fin pitch is generally higher than that of larger ones which leads plain [20,21], wavy [22], and slit [23] fin) at high Reynolds numbers,
to the increasing of the average heat transfer rate. as shown in Fig. 5. It was found that the present data and other fin
However, Fig. 3(b) shows that the fin pitches had an insignifi- types produce similar trends and slopes of the Colburn factor,
cant effect on the air-side heat transfer coefficient. The present which decrease with an increasing Reynolds number. However,

(a)
L-footed spiral fin

Air flow

Air flow

(b)
Plain fin

Air flow

Air flow

Fig. 6. Schematic showing the flow distribution (a) L-footed spiral fin (b) plain fin.
P. Pongsoi et al. / International Journal of Heat and Mass Transfer 59 (2013) 75–82 81

" #
significant difference existed between an L-footed fin and plain fin 1 XM
jUcorr  Uexp j
on the friction factor. The authors found that the friction factor of L- Mean deviations ¼  100% ð27Þ
M 1 Uexp
footed spiral fins is about 80–90% different from the plain fin (con-
ventional heat exchanger). As demonstrated in Fig. 6, the plain fin Fig. 7 shows the comparison of the proposed correlations with
experiences single flow though channels. Therefore, this phenome- experimental data. The correlation Eqs. (25) and (26) describe
non might occur from the geometry of the plain fin that leads to 100% and 95% of the j and f factors, respectively, to be within
contact surface friction greater than that of L-footed spiral fins. ±10%. The proposed heat transfer and friction correlations have
Finally, empirical correlations for the Colburn factor (j) and the mean deviations in Eq. (27) of 4.29% and 2.12%, respectively. How-
friction factor (f) are proposed in this study which parallel actual ever, these correlations can be used not only for parallel-and-coun-
industrial applications operated at high Reynolds numbers. It must ter cross-flow types of water flow arrangements, but also used for
be noted that fin pitches have a negligible influence on the Colburn parallel cross-flow, counter cross-flow, and pure cross-flow.
factor, as mentioned above. Thus, the fin pitch is not included in
the Colburn factor correlation. The present data is correlated as
4. Conclusions
suggested by Pongsoi et al. [6] in the form of j ¼ aRebdc and

c
f
f ¼ aRebdc dpc , where a, b, and c are the empirical constants ob- This research determined the extent of the probable effect of fin
tained from least-square fitting of the experimental data. Accord- pitch on the heat transfer performance of L-footed spiral fin-
ing to the data analysis, friction factor correlation was also and-tube heat exchangers. Total test sections have a fin thickness
associated with fin pitch. Therefore, the present correlation for f of 0.25 mm, outside fin diameter (df) of 34.8 mm, two tube rows
factor is modified by including the dimensionless fin pitch (fp) nor- (Nrow) and various fin pitches from 2.4, 3.2, and 4.2 mm (i.e., 10,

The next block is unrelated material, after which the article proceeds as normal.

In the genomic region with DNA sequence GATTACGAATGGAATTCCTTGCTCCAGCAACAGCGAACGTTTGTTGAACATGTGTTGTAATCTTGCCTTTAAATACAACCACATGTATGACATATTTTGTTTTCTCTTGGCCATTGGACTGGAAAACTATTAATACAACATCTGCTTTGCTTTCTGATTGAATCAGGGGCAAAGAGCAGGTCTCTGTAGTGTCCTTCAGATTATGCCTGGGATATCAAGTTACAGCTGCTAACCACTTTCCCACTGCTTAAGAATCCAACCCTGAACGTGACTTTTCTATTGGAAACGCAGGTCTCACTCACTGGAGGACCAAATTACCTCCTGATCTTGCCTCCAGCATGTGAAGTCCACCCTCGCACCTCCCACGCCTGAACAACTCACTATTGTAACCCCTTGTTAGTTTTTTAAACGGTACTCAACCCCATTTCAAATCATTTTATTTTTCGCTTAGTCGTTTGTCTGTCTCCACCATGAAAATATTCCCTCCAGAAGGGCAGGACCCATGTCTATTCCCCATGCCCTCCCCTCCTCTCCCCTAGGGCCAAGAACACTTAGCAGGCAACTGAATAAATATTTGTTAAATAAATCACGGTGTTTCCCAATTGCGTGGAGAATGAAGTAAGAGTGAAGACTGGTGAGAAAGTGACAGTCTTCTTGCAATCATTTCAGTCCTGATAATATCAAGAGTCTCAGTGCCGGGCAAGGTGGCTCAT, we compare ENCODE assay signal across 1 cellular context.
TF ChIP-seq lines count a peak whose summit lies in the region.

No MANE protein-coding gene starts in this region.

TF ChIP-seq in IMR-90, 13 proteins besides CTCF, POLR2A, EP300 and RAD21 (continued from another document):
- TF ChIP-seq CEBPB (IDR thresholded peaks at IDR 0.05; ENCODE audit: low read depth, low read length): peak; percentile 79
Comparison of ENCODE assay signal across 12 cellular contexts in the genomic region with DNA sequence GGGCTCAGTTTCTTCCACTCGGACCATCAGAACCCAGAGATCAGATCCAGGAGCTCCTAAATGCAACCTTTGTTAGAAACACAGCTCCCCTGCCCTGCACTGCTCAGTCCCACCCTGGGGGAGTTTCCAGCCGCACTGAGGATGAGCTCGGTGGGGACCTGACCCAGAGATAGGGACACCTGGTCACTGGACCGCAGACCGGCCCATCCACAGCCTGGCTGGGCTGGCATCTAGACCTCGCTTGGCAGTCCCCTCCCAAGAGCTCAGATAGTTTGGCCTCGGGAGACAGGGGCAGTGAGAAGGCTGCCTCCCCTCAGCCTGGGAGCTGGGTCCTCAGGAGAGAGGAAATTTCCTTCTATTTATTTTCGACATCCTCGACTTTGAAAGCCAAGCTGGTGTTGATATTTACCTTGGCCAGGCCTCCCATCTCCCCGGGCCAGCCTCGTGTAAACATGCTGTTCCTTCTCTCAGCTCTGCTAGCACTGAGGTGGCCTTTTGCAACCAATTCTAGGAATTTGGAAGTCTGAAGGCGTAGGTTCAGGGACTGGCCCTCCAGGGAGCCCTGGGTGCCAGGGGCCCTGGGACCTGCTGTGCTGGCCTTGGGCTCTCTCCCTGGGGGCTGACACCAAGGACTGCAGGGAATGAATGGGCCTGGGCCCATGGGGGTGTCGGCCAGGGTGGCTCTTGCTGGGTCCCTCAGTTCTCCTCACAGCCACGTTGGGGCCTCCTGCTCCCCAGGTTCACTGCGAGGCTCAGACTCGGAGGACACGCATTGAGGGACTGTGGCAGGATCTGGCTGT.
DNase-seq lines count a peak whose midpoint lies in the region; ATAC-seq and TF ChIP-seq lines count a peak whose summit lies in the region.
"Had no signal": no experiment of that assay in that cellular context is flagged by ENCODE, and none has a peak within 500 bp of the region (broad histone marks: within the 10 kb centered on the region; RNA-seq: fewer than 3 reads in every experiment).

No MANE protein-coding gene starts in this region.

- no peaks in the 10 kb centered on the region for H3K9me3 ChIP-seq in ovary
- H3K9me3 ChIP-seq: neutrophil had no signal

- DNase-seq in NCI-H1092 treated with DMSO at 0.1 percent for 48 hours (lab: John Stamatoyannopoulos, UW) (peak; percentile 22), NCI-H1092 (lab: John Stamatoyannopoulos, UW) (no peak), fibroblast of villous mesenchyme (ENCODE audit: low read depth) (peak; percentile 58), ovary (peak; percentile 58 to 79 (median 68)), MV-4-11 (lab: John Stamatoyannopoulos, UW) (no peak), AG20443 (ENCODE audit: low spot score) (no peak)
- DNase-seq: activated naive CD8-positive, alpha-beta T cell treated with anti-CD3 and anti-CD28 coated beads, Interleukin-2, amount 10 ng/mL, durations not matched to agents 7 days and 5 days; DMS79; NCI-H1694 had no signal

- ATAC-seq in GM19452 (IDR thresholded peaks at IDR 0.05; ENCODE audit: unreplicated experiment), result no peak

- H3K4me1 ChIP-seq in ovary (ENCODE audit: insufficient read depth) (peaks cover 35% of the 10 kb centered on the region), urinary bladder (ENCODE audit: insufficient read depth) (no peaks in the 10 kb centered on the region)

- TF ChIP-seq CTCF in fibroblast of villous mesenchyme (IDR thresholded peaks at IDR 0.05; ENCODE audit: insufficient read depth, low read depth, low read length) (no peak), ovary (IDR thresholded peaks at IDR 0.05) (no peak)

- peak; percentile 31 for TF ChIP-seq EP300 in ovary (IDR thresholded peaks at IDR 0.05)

malized by the tube’s outside diameter (dc). The computable corre- 8, and 6 fpi, respectively), which are the manufacturing limitations
lations for the Colburn and friction factors were suggested for this kind of fin. The test samples were multi-pass parallel-and-
according to the form: counter cross-flows arrangement under sensible heating condi-
tions and examined at a high Reynolds number (4000–15,000)
jcorr ¼ 0:2150Re0:4059
dc ð25Þ based on the fin collar’s outside diameter. In summary, the follow-
ing major conclusions emerged from this study:
 0:4771
fp
fcorr ¼ 0:4852Re0:2156
dc ð26Þ – It was confirmed that the average heat transfer rate, air-side
dc
heat transfer coefficient, and pressure drop increase with
increasing Reynolds numbers. In addition, the effect of fin pitch
0.009 on average heat transfer rate and pressure drop were consid-
(a) +10% +5% ered significant. On the contrary, results suggest that the air-
-5%
jcorr = aRedc
b side heat transfer coefficient is independent of fin pitch.
– Fin pitch has no significant effect on the Colburn factor (j factor)
-10%
at high Reynolds numbers (4000–15,000).
– The effect of fin pitch on the friction factor is negligible at Rey-
0.006
nolds numbers lower than 6000. In other words, a detectable
corr

increment in friction factor is found for greater fin pitch when


j

the Reynolds number is more than 6000.


– A correlation is proposed for the Colburn factor (j) and friction
factor (f) for L-footed spiral fin-and-tube heat exchangers at
a = 0.2150
b = -0.4059
high Reynolds number. The mean deviations of the proposed
0.003
Colburn and friction factors correlations are 4.29% and 2.12%,
respectively.
0.003 0.006 0.009 – The authors hope that future research will use this study as a
j foundation for enhancing our understanding of the effect of
exp
fin pitch on L-footed spiral fin-and-tube heat exchangers.
0.06
(b) c
b ⎛ p ⎞
f +5% Acknowledgments
f corr = aRedc ⎜⎜ ⎟⎟ +10% -5%
d
⎝ c⎠
-10% The authors are indebted to the Thailand Research Fund, the Of-
fice of the Higher Education Commission and the National Re-
0.04
search University Project for supporting this study.
corr
f

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0.02
c = 0.4771 dehumidification, Appl. Therm. Eng. 25 (2005) 327–340.
[2] S. Wongwises, P. Naphon, Heat transfer characteristics of a spiral-coil, finned